Increased rents, reduced health coverage, increased insurance co-pays, reduced funding; none of these were issues when I came as a new graduate student to this university. However, the reality is that all of that is in jeopardy if we don’t stand up and make our voices heard. The state legislature must understand the importance of education in general and specifically graduate education. UCI administration must be convinced to hold the line on the graduate block. New solutions are needed and creative and innovative ideas for funding should be sought.
It is time for graduate students to get involved. Talk to your fellow students, seek out your Associated Graduate Student (AGS) representatives and attend AGS council meetings, speak to your advisors and department chairs and write letters to your representatives both locally and in Sacramento. We can no longer remain quiet and separate. There is strength in numbers and with the election of our new president there has never been a better time to become engaged in the decisions that will impact the rest of our academic careers.
Please contact me to find out more about how you can help. We need to hear from you!
President of the Associated Graduate Students
Christian Scientist Shares Concern for Prayer Healing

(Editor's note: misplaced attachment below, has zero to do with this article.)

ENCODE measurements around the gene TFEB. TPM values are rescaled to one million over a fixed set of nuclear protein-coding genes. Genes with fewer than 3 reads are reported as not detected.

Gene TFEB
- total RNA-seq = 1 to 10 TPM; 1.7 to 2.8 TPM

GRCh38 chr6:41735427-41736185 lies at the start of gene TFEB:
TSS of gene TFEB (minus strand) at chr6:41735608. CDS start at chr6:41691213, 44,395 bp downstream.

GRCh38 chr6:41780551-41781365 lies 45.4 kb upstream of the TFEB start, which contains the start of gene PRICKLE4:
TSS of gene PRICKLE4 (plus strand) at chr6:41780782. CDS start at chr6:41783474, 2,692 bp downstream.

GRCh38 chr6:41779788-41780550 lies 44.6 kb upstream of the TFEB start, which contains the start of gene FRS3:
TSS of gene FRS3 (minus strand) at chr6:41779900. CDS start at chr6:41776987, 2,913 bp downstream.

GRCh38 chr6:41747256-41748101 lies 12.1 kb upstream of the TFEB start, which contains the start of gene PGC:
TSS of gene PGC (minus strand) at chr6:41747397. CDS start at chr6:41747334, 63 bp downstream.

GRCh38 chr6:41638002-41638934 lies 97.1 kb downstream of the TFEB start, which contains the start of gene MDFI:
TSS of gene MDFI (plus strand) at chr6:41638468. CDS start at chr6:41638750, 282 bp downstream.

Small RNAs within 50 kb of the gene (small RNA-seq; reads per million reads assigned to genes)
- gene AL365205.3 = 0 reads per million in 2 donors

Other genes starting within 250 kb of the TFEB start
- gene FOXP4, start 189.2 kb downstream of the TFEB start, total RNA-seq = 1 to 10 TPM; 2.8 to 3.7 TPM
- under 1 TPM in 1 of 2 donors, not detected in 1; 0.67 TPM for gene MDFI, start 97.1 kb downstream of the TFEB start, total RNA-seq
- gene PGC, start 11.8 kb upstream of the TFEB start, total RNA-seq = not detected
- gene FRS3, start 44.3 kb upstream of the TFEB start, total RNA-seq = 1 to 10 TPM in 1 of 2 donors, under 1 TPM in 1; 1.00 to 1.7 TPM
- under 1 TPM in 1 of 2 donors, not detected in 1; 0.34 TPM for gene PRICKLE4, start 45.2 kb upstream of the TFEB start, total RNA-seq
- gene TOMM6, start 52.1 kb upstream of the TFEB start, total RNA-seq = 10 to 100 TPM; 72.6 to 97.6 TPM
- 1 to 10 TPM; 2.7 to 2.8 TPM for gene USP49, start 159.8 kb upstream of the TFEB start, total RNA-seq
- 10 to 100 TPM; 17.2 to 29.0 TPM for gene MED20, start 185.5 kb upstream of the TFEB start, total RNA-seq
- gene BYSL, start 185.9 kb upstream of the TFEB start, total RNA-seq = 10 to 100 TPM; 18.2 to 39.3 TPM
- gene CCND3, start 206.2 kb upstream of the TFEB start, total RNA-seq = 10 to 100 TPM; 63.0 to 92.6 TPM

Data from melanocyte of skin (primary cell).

I read your editorial, “Faith Over Medicine: Praying for a Cure,” in the Feb. 2 New University with interest and concern. It distressed me to read that some parents seem to put religious dogma ahead of the welfare of their children. As a parent who is also a Christian Scientist, I consider the health and safety of my children to be paramount. There is no other consideration.
Your article does highlight a number of points upon which I would agree: A child’s safety and well-being should always be the only priority and should never take a back seat to dogma or religious rights. The death of a child is never acceptable and parents who fail to conscientiously care for their children should be held accountable by the laws of the land.
However, there are statements referencing Christian Science that I take issue with and these statements should be corrected. Christian Science is not faith healing as alluded to in the article. Nor is it a form of faith healing. There is simply no connection between the two. Christian Scientists, like members of society, don’t expect to be judged simply by how their religion is practiced but, instead, how well it is practiced. Results really do matter. The Christian Science Church would never and will never intentionally advocate for laws that accommodate reckless behavior or that could be used as a shield against prosecution.
Donald W. Ingwerson
Christian Science Committee on Publication for Southern California
Editor’s note: Last week’s editorial incorrectly stated that Christian Scientists and Scientologists use faith healing. This was an incorrect statement and we regret the error.